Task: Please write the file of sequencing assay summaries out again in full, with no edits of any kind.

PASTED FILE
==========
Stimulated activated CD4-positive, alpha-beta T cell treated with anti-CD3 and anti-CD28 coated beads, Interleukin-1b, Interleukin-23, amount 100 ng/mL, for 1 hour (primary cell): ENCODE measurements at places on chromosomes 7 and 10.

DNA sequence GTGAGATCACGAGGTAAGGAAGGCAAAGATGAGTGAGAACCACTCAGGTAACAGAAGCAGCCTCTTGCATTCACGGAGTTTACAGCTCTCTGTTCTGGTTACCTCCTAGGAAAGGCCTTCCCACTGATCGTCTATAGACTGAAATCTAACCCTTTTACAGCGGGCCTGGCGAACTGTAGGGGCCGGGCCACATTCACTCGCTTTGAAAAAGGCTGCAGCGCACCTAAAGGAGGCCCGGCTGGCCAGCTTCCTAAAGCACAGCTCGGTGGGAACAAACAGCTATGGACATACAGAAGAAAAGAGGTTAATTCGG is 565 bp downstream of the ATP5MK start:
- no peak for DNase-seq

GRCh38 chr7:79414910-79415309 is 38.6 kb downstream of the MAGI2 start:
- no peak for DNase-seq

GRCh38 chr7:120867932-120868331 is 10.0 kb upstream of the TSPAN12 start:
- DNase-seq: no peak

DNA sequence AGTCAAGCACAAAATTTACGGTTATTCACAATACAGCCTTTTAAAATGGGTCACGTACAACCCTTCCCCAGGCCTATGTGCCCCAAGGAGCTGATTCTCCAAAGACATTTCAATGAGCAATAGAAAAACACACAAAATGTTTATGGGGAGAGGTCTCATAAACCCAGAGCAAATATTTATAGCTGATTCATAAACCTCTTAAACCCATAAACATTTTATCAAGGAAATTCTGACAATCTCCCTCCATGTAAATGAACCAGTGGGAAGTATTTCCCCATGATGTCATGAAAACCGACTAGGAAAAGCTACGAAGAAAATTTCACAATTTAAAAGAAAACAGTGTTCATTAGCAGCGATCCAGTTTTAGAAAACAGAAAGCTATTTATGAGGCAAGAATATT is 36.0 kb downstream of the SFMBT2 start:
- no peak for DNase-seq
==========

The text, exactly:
Stimulated activated CD4-positive, alpha-beta T cell treated with anti-CD3 and anti-CD28 coated beads, Interleukin-1b, Interleukin-23, amount 100 ng/mL, for 1 hour (primary cell): ENCODE measurements at places on chromosomes 7 and 10.

DNA sequence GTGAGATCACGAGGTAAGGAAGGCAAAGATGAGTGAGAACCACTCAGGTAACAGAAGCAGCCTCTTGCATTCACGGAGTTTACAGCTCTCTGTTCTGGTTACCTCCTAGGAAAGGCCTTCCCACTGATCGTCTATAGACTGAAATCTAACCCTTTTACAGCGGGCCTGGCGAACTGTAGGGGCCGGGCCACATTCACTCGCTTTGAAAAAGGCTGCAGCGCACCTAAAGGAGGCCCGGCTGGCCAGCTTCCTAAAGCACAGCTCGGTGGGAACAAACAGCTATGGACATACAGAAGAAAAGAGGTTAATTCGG is 565 bp downstream of the ATP5MK start:
- no peak for DNase-seq

GRCh38 chr7:79414910-79415309 is 38.6 kb downstream of the MAGI2 start:
- no peak for DNase-seq

GRCh38 chr7:120867932-120868331 is 10.0 kb upstream of the TSPAN12 start:
- DNase-seq: no peak

DNA sequence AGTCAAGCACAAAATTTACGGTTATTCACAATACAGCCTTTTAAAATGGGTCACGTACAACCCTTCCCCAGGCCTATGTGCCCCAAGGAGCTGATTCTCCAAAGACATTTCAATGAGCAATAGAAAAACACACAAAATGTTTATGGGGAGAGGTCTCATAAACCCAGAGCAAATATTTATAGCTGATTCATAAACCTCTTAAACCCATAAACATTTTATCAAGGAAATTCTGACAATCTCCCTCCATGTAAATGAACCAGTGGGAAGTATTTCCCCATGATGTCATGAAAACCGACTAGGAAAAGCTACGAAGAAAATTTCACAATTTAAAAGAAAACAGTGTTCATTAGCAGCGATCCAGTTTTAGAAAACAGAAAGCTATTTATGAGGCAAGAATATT is 36.0 kb downstream of the SFMBT2 start:
- no peak for DNase-seq